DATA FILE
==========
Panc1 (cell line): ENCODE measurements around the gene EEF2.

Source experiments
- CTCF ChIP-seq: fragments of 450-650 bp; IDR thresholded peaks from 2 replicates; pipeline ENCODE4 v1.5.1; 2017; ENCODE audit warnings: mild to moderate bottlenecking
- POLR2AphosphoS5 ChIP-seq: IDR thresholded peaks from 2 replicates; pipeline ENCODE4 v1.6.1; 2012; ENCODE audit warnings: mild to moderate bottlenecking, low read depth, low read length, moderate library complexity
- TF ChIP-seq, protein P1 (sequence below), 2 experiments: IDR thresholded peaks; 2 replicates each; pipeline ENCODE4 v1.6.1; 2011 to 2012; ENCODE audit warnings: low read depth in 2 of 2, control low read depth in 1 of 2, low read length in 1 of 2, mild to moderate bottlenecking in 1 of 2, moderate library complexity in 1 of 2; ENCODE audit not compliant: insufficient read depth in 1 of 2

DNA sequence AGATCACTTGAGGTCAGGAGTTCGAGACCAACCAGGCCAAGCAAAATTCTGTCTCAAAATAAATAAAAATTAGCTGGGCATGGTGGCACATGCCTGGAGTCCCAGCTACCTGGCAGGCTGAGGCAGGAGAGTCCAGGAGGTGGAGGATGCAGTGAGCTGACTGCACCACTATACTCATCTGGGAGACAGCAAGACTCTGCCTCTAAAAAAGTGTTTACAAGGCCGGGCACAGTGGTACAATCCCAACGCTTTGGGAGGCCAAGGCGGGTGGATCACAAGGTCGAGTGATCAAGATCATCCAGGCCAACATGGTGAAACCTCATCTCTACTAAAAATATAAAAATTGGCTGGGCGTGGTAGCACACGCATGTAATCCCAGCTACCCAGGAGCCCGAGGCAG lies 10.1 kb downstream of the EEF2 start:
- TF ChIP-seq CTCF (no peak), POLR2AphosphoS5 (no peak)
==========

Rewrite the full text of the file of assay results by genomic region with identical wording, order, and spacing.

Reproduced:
Panc1 (cell line): ENCODE measurements around the gene EEF2.

Source experiments
- CTCF ChIP-seq: fragments of 450-650 bp; IDR thresholded peaks from 2 replicates; pipeline ENCODE4 v1.5.1; 2017; ENCODE audit warnings: mild to moderate bottlenecking
- POLR2AphosphoS5 ChIP-seq: IDR thresholded peaks from 2 replicates; pipeline ENCODE4 v1.6.1; 2012; ENCODE audit warnings: mild to moderate bottlenecking, low read depth, low read length, moderate library complexity
- TF ChIP-seq, protein P1 (sequence below), 2 experiments: IDR thresholded peaks; 2 replicates each; pipeline ENCODE4 v1.6.1; 2011 to 2012; ENCODE audit warnings: low read depth in 2 of 2, control low read depth in 1 of 2, low read length in 1 of 2, mild to moderate bottlenecking in 1 of 2, moderate library complexity in 1 of 2; ENCODE audit not compliant: insufficient read depth in 1 of 2

DNA sequence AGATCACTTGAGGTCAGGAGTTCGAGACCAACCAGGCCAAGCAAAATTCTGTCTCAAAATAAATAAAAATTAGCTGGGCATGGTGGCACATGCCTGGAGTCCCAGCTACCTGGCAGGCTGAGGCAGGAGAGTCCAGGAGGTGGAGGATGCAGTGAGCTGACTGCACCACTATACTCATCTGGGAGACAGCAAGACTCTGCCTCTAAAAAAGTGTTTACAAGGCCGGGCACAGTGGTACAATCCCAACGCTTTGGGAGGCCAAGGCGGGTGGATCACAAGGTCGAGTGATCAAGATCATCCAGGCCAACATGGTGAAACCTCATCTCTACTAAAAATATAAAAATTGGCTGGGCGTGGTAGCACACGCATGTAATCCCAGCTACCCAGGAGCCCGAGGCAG lies 10.1 kb downstream of the EEF2 start:
- TF ChIP-seq CTCF (no peak), POLR2AphosphoS5 (no peak)